Chinese and American flags in Beijing. Photo: Fred Dufour/AFP/Getty Images

In the wake of George Soros' broadside against China in Davos, expect to hear much more about China this week.

What to watch: The U.S. and China will hold another round of trade talks on Wednesday — this time in Washington. Vice Premier Liu He "may be bringing an offer of more significant structural concessions," says Bill Bishop of Sinocism, but don’t expect major breakthroughs.

What else to expect this week..
  • Caterpillar said last quarter that it was reeling from tariffs, so a lot of China watchers will be looking to its earnings tomorrow.
  • Apple is out with earnings on Tuesday. We already know the company had a rough quarter. Expect CEO Tim Cook to field a lot of questions from analysts about China, and none about his lunch with Brazilian President Jair Bolsonaro in Davos.
  • Microsoft and Amazon report earnings on Wednesday and Thursday, respectively. Also watch for reports from Facebook and Tesla, which is expected to be profitable for a second consecutive quarter.

The government is back open, but we may not get the final 2018 GDP report on Wednesday. The release may be postponed if there’s a big backlog of prep work for the Bureau of Economic Analysis employees who were furloughed.

  • The Fed concludes its two-day policy meeting on Wednesday. No rate hike is expected.
  • One report that’s coming for sure is the first jobs report of 2019, which will be released on Friday at 8:30 am. Economists estimate that 160,000 jobs were added in January. The unemployment rate is less predictable, as a lot of government workers will have been counted as unemployed for the reference week of Jan. 6–12.

Brexit is still an omnishambles. Reuters has an excellent guide to the various amendments you can expect this week, and which ones have a chance of passing.

  • TL;DR: Don't be surprised if the government loses control of parliament, allowing MPs to draft and vote on their own Brexit policies.

Go deeper: Chinese vice premier heads to D.C. for next round of trade talks

Go deeper

Markets swell as the economy shrinks

Illustration: Eniola Odetunde/Axios

The economy is sputtering, but the markets are thriving — a highly unusual event that shows how the coronavirus has thrown all bets off.

Why it matters: The disconnect adds to the wealth gap. The richest 10% of households — who own 84% of stocks — are getting richer, while millions of out-of-work Americans cross their fingers that pandemic unemployment benefits will be extended.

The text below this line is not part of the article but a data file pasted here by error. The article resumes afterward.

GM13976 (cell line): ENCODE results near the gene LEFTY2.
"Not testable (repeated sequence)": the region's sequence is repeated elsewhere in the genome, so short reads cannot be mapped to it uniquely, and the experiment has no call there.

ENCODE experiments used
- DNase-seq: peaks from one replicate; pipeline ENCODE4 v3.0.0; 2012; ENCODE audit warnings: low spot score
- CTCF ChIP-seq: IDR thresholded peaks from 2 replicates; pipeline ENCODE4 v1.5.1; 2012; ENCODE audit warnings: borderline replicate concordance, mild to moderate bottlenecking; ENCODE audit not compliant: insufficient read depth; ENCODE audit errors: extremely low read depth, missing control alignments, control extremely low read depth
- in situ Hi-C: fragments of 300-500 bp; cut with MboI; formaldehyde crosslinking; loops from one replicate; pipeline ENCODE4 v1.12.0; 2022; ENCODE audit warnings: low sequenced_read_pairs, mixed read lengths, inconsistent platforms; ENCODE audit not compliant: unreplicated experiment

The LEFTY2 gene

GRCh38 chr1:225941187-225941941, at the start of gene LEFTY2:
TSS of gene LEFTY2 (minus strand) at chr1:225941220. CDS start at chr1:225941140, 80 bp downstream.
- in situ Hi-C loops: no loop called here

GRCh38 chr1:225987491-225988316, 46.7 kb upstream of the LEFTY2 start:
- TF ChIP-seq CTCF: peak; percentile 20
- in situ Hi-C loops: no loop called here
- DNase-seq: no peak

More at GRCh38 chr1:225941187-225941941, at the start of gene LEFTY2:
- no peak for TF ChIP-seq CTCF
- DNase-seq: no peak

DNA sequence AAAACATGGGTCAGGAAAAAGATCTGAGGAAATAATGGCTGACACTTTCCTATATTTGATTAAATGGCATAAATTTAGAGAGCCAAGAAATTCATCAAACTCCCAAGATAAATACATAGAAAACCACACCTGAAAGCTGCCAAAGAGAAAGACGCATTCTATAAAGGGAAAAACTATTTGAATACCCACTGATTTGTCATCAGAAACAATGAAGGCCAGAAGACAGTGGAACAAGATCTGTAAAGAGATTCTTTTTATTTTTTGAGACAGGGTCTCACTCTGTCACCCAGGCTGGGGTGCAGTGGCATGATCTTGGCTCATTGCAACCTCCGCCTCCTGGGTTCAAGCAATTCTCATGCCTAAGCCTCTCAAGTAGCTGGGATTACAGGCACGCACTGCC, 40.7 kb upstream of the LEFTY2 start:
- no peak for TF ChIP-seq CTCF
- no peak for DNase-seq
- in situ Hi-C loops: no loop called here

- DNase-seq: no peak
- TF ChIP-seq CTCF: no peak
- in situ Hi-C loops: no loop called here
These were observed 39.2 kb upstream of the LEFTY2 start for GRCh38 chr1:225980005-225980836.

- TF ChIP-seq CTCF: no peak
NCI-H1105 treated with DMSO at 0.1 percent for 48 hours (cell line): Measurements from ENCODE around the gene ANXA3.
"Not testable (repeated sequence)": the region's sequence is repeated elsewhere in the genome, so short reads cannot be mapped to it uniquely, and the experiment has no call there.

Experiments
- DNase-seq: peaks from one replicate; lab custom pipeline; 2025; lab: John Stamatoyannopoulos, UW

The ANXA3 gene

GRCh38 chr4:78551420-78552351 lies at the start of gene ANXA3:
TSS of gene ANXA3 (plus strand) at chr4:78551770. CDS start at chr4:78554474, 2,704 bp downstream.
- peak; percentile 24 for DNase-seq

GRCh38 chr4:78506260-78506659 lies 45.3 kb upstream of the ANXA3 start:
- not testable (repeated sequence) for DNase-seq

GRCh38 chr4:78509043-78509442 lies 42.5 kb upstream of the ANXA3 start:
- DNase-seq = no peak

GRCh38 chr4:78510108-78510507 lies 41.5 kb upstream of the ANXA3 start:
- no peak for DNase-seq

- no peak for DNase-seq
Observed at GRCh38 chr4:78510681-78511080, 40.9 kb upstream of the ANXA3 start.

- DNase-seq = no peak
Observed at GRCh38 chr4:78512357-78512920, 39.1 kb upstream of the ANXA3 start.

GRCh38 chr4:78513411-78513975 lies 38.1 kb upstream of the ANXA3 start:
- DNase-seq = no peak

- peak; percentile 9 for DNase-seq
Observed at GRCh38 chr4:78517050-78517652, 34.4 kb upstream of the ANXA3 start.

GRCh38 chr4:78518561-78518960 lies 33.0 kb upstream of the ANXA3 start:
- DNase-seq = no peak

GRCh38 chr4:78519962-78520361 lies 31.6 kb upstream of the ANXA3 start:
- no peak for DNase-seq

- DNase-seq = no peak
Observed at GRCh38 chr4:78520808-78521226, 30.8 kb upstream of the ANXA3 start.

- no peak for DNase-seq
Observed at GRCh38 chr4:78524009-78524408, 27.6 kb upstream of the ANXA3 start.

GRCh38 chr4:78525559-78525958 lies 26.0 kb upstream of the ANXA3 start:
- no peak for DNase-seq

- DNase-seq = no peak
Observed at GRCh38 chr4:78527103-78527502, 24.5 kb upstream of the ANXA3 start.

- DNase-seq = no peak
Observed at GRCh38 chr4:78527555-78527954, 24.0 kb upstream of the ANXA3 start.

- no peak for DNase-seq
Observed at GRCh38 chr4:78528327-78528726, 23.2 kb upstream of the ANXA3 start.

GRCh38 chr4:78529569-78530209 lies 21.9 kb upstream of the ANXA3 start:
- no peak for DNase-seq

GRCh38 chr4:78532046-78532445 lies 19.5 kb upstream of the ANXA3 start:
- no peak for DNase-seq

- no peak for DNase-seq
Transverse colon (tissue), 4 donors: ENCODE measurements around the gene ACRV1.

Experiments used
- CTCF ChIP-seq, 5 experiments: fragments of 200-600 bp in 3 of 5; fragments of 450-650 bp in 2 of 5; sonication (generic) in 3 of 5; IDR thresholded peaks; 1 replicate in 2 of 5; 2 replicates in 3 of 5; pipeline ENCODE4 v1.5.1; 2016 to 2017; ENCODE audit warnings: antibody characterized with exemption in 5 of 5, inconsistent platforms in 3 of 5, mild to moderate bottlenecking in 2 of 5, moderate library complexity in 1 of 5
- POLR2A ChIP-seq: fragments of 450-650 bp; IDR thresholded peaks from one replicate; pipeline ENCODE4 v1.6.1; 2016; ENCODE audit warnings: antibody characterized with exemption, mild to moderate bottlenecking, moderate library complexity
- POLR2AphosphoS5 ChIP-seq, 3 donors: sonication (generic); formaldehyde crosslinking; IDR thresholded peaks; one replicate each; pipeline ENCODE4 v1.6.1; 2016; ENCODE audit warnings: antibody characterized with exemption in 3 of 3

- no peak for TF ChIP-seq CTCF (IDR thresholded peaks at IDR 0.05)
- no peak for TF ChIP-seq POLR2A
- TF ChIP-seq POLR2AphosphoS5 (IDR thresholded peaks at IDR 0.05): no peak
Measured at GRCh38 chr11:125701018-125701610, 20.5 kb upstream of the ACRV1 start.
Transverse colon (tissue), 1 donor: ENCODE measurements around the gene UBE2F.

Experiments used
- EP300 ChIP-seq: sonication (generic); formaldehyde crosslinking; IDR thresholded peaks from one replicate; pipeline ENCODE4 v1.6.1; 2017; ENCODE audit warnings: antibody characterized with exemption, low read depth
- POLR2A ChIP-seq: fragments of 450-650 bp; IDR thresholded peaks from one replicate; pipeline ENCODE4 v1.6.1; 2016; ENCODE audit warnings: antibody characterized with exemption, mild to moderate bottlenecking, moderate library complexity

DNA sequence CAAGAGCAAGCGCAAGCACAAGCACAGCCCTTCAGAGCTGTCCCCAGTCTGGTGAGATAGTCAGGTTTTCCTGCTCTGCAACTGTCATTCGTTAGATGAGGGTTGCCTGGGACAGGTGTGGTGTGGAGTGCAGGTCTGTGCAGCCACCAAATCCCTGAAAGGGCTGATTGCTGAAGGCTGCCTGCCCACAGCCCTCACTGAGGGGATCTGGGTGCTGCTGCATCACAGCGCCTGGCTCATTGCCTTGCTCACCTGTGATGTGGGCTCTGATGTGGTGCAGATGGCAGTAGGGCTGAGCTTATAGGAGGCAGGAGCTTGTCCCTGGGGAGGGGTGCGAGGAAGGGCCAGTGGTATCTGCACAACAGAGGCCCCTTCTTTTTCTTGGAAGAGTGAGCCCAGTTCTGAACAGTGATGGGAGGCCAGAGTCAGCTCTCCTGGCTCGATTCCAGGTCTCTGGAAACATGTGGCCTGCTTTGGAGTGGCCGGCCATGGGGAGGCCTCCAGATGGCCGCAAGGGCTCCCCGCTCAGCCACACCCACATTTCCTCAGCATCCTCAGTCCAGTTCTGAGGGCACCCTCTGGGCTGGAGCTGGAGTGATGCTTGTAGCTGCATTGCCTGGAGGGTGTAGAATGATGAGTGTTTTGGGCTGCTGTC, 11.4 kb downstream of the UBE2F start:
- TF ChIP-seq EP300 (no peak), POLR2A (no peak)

Updated 9 hours ago - Politics & Policy

Coronavirus dashboard

Illustration: Sarah Grillo/Axios

  1. Global: Total confirmed cases as of 10 p.m. ET: 10,836,500 — Total deaths: 520,605 — Total recoveries — 5,723,808Map.
  2. U.S.: Total confirmed cases as of 10 p.m. ET: 2,735,554 — Total deaths: 128,684 — Total recoveries: 781,970 — Total tested: 33,462,181Map.
  3. Public health: The states where face coverings are mandatory Regeneron stops trial after drug fails to help patientsWhat we know about the coronavirus immune response — Fauci says it has been a "very disturbing week" for the spread of the coronavirus in the U.S.
  4. Business: Top business leaders urge the White House to develop mandatory mask guidelines.
  5. Politics: Herman Cain hospitalized for COVID-19 after attending Trump Tulsa rally — Biden downplays jobs number, rebukes Trump for ignoring health crisis.
  6. Economy: The economy may recover just quickly enough to kill political interest in more stimulus.
  7. States: Texas mandates face masks in public spaces Florida reports more than 10,000 new coronavirus cases, and its most-infected county issues curfew.
10 hours ago - Health

Fauci: Coronavirus surges mark a "very disturbing week" in the U.S.

Fauci testifies to the Senate Health, Education, Labor and Pensions Committee on June 30. Photo: Al Drago/AFP via Getty Images

NIAID director Anthony Fauci told medical journal JAMA on Thursday that it has been a "very disturbing week" for the spread of the novel coronavirus in the U.S.

What's happening: The number of coronavirus cases increased in the vast majority of states over the last week, and decreased in only two states plus the District of Columbia, Axios' Caitlin Owens reports.